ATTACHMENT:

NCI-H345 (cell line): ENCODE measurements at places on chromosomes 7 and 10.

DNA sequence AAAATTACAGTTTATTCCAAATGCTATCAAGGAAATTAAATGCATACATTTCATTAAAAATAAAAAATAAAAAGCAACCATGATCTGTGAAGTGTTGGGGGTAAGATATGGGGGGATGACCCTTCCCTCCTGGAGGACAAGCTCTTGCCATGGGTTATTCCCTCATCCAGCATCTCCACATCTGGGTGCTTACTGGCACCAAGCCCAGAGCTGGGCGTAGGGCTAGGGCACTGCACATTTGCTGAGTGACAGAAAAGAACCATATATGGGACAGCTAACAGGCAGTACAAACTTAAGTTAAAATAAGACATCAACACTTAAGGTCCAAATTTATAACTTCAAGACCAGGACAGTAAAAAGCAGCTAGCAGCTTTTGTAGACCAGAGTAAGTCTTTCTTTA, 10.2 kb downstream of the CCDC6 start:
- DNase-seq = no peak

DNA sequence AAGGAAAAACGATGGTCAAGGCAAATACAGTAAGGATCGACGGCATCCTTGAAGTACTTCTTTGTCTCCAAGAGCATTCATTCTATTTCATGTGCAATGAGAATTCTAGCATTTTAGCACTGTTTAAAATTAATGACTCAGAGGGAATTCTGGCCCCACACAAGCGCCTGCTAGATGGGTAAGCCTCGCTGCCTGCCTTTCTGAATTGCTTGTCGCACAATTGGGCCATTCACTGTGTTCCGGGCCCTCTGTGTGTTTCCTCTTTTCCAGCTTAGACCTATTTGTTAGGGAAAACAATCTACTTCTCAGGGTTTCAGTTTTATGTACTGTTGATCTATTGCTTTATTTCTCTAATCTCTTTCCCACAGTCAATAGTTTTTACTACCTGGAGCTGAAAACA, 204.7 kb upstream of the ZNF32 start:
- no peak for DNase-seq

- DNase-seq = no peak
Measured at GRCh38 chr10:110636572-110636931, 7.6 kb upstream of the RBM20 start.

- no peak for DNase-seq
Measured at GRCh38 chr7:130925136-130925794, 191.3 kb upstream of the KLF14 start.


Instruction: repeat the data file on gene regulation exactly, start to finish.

NCI-H345 (cell line): ENCODE measurements at places on chromosomes 7 and 10.

DNA sequence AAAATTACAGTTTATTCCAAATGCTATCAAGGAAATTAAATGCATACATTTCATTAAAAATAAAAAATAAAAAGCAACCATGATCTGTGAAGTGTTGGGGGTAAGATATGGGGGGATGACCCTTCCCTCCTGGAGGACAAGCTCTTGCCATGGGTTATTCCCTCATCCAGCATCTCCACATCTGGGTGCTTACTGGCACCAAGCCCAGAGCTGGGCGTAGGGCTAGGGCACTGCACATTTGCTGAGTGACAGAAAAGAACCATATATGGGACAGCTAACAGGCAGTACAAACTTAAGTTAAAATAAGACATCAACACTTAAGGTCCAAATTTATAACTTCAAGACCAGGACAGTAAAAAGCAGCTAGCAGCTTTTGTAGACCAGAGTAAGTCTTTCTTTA, 10.2 kb downstream of the CCDC6 start:
- DNase-seq = no peak

DNA sequence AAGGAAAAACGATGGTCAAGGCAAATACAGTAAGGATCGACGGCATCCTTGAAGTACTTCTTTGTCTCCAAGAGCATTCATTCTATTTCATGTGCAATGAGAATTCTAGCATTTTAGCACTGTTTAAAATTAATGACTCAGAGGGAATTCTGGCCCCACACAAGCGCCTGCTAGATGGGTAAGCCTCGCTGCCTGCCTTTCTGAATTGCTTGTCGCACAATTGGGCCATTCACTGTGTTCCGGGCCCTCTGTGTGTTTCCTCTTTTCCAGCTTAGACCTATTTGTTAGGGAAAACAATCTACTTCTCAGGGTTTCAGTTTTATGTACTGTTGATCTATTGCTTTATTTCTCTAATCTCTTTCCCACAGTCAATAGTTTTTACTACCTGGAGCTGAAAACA, 204.7 kb upstream of the ZNF32 start:
- no peak for DNase-seq

- DNase-seq = no peak
Measured at GRCh38 chr10:110636572-110636931, 7.6 kb upstream of the RBM20 start.

- no peak for DNase-seq
Measured at GRCh38 chr7:130925136-130925794, 191.3 kb upstream of the KLF14 start.